), and asked them for the part. These people were so well trained that it was enough to tell them I needed a front lamp for my class 52, rather than having to juggle with 8-digit spare part numbers. I always received what I needed within 3-4 days, free of charge. They always asked me if I was satisfied with their models, or if there are any issues with them that I´d want to pass on (nope, they´re great, and I really mean it). Roco was a bit less friendly, didn´t ask about the models, but sent me the spares as well.

Hornbyrossi asked me to return the model to my dealer for a refund, no, sorry, we don´t care, we just sell the stuff, so there. No service. No spares available. Only trial-and-error Chinese junk. However, I like to get spares when I need them, say, at least in a period of 5 years from purchase. Or would you buy a car that you´d have to have towed to the scapyard due to "sorry, no mufflers available, we just sell them but keep no spares in stock"? I figured so.

Brawa is a notable exception, as they do keep a certain stock of spares available (I called and asked). But then again, the price is a bit steeper than the rest.

Second, do I really save money if I buy Chinese models? I don´t know my way around the UK social security system well enough, but over here, I have to pay (through taxes and increased social security fares deducted from my pay) for those that have been laid off because production has been shifted to China. I as a taxpayer have to cover their doctor´s and hospital bills. I as a taxpayer have to pay for the communities where these people used to work to prevent them from deteriorating. I as a citizen have to put up with higher crime rates, libraries closing down, schools deteriorating due to the fact that (often a majority within the communities) people who used to pay for the well-being of their surroundings can no longer do so because they have been laid off, production now in the far east. I too suffer from less busses taking me home as the tax income of my town has dropped so far that they can no longer afford the services that they could pay for when employment was higher.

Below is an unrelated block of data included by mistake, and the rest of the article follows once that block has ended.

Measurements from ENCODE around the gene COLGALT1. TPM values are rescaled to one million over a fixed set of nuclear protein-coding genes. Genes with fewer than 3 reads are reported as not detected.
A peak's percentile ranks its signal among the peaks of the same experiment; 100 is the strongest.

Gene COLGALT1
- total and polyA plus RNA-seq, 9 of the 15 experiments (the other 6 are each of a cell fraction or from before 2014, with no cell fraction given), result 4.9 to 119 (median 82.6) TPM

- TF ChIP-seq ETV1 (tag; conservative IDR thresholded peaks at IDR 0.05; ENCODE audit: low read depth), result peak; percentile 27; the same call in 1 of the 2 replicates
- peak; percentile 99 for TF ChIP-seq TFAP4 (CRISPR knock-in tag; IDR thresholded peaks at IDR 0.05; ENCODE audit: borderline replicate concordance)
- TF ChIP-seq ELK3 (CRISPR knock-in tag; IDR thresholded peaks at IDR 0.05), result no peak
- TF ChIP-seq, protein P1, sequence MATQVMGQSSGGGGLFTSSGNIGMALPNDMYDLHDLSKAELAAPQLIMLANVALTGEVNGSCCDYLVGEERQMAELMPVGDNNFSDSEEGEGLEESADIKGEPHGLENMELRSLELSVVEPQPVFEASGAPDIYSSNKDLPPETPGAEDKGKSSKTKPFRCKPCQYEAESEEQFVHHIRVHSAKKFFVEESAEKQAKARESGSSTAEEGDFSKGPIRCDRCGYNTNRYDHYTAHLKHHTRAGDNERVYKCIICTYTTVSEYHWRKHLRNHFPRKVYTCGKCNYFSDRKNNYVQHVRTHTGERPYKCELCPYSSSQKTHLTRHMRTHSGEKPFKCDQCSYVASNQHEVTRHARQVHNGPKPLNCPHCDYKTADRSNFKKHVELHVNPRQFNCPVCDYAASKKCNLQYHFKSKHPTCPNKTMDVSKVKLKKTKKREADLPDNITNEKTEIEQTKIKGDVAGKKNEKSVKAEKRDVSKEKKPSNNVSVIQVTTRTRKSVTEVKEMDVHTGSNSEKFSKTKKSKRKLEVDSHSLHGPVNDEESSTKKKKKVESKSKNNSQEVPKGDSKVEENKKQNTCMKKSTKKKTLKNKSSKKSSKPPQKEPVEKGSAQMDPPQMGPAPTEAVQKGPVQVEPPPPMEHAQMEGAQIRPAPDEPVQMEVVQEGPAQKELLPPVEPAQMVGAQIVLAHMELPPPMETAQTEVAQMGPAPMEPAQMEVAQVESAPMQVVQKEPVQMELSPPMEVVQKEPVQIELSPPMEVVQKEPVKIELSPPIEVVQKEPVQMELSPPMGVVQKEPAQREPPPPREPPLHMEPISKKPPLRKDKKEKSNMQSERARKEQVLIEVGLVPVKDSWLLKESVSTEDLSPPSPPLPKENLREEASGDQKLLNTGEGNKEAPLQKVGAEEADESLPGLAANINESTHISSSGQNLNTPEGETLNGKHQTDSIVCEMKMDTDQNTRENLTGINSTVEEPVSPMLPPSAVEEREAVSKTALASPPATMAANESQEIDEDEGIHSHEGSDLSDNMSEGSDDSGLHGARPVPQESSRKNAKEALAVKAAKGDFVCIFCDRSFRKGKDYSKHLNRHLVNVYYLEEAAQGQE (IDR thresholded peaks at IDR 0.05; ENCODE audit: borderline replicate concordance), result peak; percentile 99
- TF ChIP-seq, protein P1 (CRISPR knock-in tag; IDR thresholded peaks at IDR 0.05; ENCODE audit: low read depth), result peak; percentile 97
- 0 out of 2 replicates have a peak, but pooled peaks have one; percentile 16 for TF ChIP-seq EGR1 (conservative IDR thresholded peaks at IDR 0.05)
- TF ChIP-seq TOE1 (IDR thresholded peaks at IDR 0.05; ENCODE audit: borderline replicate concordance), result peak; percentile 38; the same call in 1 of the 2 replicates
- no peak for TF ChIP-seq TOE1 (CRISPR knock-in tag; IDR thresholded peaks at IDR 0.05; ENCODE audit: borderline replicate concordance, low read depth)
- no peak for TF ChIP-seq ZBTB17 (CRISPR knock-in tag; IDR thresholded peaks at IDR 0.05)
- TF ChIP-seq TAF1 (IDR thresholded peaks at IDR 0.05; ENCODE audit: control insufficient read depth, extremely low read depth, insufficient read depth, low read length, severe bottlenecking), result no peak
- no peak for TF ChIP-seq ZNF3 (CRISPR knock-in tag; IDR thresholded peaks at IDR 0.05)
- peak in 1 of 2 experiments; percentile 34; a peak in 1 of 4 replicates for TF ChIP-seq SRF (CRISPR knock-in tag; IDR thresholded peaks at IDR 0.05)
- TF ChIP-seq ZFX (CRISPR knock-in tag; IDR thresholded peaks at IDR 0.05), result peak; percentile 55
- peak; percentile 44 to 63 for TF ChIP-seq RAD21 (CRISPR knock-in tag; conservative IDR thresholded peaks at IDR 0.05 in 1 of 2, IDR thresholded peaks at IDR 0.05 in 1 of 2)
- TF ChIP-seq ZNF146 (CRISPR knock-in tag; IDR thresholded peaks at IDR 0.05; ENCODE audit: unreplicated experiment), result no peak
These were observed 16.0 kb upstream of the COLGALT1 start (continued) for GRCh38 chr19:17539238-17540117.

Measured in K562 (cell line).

"And what does that have to do with model trains?", you may ask. "There weren´t so many employees making them.". True. But considering the unemployment rate before and after Märklin shut down their Sonneberg/Thüringen plant, it does make a difference. The several production lines - stereos, TVs, toys, model trains, automotive parts, you-name-it - that are being shifted to China are a steady trickle of economic power being lost, probably forever. Because it is not just that the well-off are hooked on cheap Chinese stuff; many poorer or newly impoverished people simply can´t afford anything else. A vicious circle.

When Trix was still in Nürnberg, a friend of mine called them because he wanted to have a certain Bavarian freight car made by them. They considered it, an - actually made it, they asked him to provide information on the car, and a few years later, they produced it. Can you as a customer try to influence a Chinese factory like that?

Last but not least, do I want to support the work conditions that are omnipresent in China? Slavery may be abolished in the western world, but China is not the West. Do I have the willpower to forget what the migrant workers in China are being treated like just because that treatment saves me a couple of Euros? No, I don´t.

Chinese production may be OK for short runs of exotic products. I, too, have a few model engines Made in China. But a product always has a certain value, and the price of a certain item reflects that value. If not, then somebody along the line has to pay for that difference between price and value. And we, along with the Chinese workers, do pay through our noses.